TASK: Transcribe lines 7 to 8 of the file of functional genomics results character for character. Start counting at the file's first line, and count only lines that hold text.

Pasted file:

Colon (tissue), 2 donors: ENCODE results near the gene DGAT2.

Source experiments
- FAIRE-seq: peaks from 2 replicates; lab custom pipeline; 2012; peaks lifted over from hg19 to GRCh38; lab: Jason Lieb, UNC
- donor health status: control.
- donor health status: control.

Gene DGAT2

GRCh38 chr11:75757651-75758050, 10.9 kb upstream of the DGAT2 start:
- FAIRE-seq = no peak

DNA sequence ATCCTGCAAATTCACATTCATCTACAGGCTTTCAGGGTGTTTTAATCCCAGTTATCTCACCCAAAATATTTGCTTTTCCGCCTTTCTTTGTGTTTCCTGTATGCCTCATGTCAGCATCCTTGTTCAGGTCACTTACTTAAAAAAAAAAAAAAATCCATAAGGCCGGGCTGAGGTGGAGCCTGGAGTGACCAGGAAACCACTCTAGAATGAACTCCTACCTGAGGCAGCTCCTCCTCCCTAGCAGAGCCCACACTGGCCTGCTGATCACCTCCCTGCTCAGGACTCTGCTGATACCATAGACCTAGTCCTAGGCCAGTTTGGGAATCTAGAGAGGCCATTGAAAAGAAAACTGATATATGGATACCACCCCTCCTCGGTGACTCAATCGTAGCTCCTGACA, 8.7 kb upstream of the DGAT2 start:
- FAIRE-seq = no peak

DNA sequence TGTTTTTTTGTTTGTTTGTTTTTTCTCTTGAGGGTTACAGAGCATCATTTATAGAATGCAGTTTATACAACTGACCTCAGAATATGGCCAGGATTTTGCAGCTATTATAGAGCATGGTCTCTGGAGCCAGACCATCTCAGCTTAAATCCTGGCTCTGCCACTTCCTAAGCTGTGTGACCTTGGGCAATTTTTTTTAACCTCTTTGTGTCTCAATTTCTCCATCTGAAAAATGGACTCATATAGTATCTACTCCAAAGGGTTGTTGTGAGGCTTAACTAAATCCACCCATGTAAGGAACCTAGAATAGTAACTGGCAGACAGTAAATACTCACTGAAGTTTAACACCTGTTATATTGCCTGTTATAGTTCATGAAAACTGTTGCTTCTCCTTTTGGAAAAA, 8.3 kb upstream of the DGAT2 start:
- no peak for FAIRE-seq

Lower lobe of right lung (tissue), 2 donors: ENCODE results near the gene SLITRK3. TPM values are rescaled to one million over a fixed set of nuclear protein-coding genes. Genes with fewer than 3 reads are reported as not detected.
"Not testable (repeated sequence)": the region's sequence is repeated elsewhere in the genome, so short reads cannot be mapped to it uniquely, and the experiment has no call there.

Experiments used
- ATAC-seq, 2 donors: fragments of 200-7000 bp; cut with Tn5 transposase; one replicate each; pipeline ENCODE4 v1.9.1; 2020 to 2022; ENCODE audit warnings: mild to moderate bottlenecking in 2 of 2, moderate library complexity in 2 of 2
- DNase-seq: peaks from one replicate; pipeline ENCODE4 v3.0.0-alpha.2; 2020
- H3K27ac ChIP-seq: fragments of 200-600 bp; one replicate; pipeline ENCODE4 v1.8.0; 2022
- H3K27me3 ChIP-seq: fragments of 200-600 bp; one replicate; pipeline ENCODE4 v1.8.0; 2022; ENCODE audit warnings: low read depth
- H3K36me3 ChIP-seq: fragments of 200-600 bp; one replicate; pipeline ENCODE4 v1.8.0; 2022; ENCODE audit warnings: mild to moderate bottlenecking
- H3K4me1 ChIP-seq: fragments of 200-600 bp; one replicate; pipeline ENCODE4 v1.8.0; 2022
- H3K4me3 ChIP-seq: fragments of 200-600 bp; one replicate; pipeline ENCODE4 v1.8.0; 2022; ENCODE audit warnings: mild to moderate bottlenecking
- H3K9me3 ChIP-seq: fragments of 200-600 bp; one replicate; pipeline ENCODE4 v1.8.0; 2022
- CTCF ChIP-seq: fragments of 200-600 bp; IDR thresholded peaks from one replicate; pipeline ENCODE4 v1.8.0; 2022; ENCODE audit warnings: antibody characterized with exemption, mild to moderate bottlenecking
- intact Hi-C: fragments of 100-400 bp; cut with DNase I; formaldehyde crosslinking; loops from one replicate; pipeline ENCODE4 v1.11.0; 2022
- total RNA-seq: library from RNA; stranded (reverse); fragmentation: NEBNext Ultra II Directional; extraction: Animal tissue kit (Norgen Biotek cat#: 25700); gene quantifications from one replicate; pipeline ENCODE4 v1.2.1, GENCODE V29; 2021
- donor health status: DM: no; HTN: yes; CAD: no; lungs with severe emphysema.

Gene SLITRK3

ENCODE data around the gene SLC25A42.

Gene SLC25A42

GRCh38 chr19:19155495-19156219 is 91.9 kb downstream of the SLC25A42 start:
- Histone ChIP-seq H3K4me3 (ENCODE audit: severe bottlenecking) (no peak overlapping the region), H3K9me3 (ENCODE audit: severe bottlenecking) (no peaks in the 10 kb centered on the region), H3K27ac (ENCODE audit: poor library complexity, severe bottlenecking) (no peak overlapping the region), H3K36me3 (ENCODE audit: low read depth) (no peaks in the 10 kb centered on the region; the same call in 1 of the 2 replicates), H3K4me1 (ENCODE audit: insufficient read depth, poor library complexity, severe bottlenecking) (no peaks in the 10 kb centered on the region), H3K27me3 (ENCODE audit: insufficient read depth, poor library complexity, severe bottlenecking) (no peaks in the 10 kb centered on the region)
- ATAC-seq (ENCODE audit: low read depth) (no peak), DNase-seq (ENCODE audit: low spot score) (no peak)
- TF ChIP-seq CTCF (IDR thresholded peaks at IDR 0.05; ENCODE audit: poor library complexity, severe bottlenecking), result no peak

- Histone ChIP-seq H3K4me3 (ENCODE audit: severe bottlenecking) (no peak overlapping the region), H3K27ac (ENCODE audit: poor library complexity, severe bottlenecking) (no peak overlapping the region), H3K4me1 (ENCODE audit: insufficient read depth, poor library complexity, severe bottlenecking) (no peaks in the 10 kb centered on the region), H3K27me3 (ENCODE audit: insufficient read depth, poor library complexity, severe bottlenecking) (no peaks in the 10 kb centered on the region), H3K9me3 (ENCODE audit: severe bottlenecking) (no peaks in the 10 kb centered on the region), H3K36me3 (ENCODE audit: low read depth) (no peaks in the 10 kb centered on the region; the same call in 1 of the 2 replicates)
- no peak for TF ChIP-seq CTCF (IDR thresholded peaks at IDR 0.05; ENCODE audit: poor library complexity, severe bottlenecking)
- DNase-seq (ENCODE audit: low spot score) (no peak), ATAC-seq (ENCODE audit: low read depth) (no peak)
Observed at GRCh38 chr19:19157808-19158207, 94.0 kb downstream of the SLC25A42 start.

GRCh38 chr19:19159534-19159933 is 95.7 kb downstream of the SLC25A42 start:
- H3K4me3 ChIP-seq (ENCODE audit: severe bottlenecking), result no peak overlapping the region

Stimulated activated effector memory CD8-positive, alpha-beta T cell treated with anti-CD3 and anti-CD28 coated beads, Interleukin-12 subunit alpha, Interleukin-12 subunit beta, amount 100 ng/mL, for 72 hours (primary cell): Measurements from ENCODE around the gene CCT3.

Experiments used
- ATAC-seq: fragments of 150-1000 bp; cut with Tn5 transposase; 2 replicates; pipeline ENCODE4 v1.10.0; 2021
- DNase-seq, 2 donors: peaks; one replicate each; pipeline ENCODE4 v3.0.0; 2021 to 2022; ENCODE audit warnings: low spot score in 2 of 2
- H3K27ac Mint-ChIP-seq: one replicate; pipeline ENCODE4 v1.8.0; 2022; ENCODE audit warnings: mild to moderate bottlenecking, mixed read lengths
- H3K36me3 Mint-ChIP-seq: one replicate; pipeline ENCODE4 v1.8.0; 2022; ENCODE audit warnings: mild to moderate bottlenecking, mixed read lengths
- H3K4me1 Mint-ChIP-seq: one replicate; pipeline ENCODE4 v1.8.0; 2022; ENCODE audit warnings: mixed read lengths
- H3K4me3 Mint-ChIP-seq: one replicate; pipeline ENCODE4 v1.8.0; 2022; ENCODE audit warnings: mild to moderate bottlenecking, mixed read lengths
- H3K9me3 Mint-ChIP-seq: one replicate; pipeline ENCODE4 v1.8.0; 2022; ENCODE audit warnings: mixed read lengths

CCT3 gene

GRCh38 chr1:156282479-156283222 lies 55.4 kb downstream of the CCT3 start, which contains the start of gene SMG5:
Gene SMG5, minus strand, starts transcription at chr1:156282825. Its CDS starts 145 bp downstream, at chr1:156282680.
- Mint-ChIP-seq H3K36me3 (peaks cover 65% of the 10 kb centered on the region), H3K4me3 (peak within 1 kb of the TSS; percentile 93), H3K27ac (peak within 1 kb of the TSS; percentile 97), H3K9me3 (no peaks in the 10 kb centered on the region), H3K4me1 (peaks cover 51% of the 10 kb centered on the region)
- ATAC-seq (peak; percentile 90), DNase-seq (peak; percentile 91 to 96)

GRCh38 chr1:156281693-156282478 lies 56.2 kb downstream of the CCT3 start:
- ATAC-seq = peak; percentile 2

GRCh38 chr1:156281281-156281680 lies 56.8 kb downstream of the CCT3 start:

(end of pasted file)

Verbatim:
GRCh38 chr11:75757651-75758050, 10.9 kb upstream of the DGAT2 start:
- FAIRE-seq = no peak